Global Warming and the Future of Coal
Global Warming and the Future of Coal
The Path to Carbon Capture and Storage – a New CAP Report
Washington, DC – Coal-fired electricity is a key element of our current and future energy mix. However, managing the greenhouse gas emissions generated by coal combustion remains a serious challenge in the face of global warming. Congress is now considering several bills that would help stabilize and reduce emissions of greenhouse gases if the planet is to avoid the serious consequences of global warming.
As part of the Center for American Progress’ “Energy Opportunity” series, CAP is presenting this event to release the report “Global Warming and the Future of Coal: The Path to Carbon Capture and Storage.” The report describes a legislative path to begin the capture and storage of the carbon dioxide produced by coal combustion so that new coal plants do not worsen global warming.
Kenneth Berlin, Report Author; Partner, Skadden, Arps, Slate, Meagher & Flom
Robert M. Sussman, Report Author; Partner, Latham & Watkins, Former Deputy Administrator, U.S. Environmental Protection Agency
Carol M. Browner, Principal, The Albright Group LLC; Former Administrator, U.S. Environmental Protection Agency
John Deutch, Institute Professor, Massachusetts Institute of Technology; Former Director, Central Intelligence Agency
David Hawkins, Director, Climate Center, Natural Resources Defense Council
Thursday, May 31, 2007 Program: 9:00am to 10:30am Admission is free.
Center for American Progress 1333 H St. NW, 10th Floor Washington, DC 20005 Map & Directions
Nearest Metro: Blue/Orange Line to McPherson Square or Red Line to Metro Center
For more information, please call 202.741.6246.
Kenneth Berlin heads the Environmental Practice at Skadden, Arps, Slate, Meagher & Flom. He is a leading expert and frequent speaker on approaches to address global warming and on the impact of greenhouse gas issues on project development and utility and manufacturing companies. He has authored many articles on environmental issues. Berlin is a former Chairman of the Board of the Environmental Law Institute and a former member of the Board of the Environmental Alliance, the current Chairman of the Board of the American Bird Conservancy, and a member of the Boards of the Earth Day Network and the Center for International Environmental Law. He is a graduate of the University of Pennsylvania and Columbia Law School.
Carol M. Browner served as head of the United States Environmental Protection Agency, a $7 billion, 18,000-employee agency responsible for protecting the public’s air, water, and the health of their communities. She served as a member of the president’s cabinet for eight years. Browner, an attorney, is widely recognized for her innovative partnerships with the business community and non-governmental organizations, forging common sense, cost-effective solutions to public health and environmental challenges. Accomplishments during her tenure included enacting the strongest-ever national air pollution standards, creating innovative and flexible alternatives to traditional regulatory programs, and leveraging more than $1 billion in public and private funds to clean up brownfields.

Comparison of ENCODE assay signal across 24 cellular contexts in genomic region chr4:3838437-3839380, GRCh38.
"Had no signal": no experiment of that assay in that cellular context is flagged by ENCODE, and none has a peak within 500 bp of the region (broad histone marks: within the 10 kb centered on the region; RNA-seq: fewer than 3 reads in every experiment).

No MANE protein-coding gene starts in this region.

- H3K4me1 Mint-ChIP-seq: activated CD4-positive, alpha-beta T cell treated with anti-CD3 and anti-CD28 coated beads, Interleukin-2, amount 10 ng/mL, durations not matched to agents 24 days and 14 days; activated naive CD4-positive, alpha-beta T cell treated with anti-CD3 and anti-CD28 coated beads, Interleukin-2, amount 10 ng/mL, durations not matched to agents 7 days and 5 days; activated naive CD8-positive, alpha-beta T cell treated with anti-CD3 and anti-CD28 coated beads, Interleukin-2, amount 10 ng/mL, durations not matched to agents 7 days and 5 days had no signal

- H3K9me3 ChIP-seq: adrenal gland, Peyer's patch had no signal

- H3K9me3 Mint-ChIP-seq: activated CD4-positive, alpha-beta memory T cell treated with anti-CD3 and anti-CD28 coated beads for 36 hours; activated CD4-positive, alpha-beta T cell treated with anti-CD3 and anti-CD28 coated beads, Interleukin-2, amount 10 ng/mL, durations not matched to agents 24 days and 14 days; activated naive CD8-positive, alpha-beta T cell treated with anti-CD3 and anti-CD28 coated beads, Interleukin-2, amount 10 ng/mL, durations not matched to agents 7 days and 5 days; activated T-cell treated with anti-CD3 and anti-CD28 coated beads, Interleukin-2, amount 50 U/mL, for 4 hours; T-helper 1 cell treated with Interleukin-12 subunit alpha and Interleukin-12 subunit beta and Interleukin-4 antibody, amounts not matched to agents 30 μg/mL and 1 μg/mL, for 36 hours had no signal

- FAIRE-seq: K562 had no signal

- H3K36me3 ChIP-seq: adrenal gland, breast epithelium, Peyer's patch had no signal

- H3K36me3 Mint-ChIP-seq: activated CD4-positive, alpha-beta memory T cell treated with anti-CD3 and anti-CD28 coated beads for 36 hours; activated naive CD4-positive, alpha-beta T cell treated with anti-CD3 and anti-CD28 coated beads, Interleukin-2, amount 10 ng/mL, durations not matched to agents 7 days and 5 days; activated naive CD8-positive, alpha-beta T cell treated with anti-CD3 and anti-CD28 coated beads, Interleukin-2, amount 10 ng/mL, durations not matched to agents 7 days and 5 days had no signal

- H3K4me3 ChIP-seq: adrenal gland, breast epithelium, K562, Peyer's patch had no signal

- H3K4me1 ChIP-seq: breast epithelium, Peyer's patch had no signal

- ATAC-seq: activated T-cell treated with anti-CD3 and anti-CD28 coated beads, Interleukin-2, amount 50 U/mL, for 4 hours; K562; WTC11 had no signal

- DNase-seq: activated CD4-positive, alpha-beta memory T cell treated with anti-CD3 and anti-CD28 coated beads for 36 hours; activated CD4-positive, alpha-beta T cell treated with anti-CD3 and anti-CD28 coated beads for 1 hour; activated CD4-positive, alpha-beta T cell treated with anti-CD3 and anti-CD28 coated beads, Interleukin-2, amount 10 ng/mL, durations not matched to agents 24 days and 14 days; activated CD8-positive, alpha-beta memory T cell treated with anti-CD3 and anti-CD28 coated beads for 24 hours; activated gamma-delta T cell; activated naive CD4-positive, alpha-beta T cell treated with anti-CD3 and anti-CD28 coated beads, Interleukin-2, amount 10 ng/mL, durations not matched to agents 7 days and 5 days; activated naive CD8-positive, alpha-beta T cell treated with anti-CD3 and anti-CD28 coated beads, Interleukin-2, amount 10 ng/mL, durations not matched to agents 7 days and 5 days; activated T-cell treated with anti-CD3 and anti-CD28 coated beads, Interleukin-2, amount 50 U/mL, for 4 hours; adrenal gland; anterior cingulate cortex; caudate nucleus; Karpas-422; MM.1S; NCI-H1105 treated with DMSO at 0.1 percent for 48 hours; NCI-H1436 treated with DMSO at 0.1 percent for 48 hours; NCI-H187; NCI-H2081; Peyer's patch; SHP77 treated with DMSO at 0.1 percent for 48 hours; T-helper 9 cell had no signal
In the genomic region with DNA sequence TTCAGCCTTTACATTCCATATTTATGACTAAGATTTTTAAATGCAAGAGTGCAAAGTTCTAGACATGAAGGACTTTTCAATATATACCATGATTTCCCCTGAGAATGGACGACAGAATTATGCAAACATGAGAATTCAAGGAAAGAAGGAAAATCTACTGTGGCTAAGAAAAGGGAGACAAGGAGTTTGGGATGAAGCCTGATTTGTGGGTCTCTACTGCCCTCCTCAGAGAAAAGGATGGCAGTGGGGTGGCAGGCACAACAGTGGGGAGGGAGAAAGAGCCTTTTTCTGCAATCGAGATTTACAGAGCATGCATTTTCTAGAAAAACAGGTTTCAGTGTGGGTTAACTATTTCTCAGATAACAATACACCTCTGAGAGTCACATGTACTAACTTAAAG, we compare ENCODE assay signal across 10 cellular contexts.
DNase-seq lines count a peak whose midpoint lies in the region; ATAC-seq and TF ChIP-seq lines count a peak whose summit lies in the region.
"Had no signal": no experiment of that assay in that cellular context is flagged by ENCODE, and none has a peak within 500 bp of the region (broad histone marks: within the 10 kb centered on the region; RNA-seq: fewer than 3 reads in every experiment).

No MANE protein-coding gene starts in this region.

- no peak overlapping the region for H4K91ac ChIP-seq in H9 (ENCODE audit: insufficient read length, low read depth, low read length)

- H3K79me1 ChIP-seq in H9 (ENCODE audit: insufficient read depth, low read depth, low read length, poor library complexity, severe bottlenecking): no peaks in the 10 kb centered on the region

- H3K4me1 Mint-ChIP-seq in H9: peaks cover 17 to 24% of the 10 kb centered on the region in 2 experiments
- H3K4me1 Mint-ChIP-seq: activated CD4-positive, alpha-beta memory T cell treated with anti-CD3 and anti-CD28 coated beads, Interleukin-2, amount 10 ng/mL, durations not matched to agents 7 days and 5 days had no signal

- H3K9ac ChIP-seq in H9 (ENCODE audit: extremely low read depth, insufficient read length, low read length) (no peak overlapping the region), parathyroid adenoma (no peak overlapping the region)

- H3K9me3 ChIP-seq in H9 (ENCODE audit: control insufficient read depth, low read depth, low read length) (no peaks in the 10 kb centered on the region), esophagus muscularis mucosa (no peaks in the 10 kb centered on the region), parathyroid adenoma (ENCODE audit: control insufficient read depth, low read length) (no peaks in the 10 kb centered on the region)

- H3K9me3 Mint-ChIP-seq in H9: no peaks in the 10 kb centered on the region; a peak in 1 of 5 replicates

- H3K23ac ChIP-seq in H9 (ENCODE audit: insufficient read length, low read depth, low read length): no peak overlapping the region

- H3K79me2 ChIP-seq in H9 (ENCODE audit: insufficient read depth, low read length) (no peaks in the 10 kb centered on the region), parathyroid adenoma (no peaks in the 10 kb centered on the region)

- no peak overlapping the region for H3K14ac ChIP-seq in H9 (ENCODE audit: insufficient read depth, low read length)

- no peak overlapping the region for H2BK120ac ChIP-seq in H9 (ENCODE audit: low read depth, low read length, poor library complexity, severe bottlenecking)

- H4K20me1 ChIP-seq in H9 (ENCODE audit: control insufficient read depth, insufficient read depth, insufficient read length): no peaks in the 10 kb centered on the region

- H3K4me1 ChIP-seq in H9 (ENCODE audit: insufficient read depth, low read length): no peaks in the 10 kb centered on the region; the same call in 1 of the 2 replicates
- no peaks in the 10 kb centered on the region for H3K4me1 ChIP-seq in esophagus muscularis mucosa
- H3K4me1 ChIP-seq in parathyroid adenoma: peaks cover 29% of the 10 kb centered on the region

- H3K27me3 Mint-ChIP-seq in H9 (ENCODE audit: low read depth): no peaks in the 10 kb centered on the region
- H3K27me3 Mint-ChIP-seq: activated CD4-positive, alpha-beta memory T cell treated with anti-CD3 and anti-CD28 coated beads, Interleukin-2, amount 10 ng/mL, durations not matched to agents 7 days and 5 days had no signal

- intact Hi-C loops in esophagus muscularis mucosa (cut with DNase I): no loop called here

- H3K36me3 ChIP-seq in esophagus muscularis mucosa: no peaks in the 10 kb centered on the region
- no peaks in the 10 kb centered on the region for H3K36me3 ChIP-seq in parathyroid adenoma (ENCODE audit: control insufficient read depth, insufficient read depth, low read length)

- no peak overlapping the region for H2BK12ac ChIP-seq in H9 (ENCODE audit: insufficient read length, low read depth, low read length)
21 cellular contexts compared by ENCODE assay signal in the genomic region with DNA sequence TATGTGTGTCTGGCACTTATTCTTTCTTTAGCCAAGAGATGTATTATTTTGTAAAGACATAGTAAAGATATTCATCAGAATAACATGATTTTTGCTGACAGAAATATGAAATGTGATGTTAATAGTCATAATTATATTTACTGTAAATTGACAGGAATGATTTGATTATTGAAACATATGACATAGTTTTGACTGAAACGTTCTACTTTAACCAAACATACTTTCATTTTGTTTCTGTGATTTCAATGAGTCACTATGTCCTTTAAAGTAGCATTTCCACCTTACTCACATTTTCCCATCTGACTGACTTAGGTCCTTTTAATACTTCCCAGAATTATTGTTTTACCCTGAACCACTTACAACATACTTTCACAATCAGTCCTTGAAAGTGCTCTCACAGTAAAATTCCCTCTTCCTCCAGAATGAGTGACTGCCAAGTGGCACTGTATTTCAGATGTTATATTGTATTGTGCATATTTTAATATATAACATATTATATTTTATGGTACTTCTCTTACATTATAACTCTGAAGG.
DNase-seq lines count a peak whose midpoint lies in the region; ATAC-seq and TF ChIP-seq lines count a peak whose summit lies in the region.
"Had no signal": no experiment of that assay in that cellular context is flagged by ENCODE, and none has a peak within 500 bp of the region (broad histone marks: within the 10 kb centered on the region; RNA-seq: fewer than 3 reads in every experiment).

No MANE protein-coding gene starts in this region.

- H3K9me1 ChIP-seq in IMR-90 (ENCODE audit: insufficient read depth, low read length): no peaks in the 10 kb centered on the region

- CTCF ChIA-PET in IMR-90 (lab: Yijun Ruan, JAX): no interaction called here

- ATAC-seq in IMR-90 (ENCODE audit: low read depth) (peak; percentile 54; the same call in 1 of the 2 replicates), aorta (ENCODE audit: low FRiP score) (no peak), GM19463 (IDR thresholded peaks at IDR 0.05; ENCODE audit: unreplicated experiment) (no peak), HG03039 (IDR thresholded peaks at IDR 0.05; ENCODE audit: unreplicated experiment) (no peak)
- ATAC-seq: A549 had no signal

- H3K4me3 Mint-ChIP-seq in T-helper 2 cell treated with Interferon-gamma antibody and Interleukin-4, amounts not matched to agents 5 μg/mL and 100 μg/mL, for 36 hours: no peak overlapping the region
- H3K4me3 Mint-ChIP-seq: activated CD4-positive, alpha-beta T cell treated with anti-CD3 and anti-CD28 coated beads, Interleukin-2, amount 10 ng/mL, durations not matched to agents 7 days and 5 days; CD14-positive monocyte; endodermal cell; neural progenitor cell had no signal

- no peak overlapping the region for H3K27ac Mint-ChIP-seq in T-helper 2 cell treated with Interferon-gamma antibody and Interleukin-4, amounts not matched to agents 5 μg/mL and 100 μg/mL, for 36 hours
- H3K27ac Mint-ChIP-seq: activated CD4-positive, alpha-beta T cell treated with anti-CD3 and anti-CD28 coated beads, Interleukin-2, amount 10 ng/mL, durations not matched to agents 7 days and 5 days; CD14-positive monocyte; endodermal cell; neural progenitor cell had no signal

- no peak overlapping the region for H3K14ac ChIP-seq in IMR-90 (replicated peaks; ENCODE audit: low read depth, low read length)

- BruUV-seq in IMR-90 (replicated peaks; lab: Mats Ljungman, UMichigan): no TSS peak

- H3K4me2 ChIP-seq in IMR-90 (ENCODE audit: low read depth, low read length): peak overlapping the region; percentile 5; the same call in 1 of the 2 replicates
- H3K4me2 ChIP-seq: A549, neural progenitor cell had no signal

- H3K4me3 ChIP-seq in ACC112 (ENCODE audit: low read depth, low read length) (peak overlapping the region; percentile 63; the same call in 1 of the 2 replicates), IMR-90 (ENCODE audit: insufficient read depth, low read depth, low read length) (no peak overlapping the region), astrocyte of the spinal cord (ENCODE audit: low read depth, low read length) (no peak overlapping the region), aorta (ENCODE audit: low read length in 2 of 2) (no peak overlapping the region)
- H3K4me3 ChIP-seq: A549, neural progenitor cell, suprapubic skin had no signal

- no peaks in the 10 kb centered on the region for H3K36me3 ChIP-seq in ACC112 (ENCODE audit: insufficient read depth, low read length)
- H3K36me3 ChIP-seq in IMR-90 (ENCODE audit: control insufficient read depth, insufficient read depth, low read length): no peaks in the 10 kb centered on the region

John Deutch is an Institute Professor at the Massachusetts Institute of Technology and is widely published. Deutch has been a member of the MIT faculty since 1970 and has served as Chairman of the Department of Chemistry, Dean of Science, and Provost. Following several high positions in the Departments of Defense and Energy, he served as Director of Central Intelligence from 1995 through 1996. Deutch has served on many commissions during several presidential administrations. In addition, he has received numerous Public Service Medals, fellowships, and honors, for example from the American Academy of Arts and Sciences (1978). Deutch serves as director for the following publicly held companies: Citigroup, Cummins, Raytheon and Schlumberger Ltd. He is a trustee of Resources for the Future, the Urban Institute, and the Museum of Fine Arts, Boston. He earned a B.A. from Amherst College, and both a B.S. in chemical engineering and Ph.D. in physical chemistry from MIT.
David G. Hawkins is the director of the Natural Resources Defense Council’s climate center. He joined NRDC as an attorney in 1971 and worked on air pollution issues until 1977, when he was appointed assistant administrator for Air, Noise, and Radiation at the Environmental Protection Agency during the Carter administration. Hawkins returned to NRDC in 1981 and worked throughout the next decade primarily on reauthorizing the Clean Air Act. He was the director of NRDC’s air and energy program from 1990 to 2001, until he became director of the newly created climate center. Hawkins is a recognized expert on advanced coal technologies and carbon capture and storage, and is working with Congress to design a legislative mechanism to reduce global warming emissions. Hawkins has an English degree from Yale College and a law degree from Columbia University.
Robert M. Sussman is a partner at the law firm of Latham & Watkins and chaired the firm’s environmental practice in Washington, D.C. from 1996 to 2006. He is a leading expert on climate change and energy policy. Sussman served as Deputy Administrator of the Environmental Protection Agency during the Clinton administration. He has published several articles on environmental and energy issues, including climate change. Sussman is on the Board of Directors of the Environmental Law Institute and was on the Board of the Environmental Alliance. He also served on the Steering Committee of the Enterprise for the Environment initiative and on the National Academy of Sciences Board on Chemical Sciences and Technology. He is a graduate of Yale College and Yale Law School.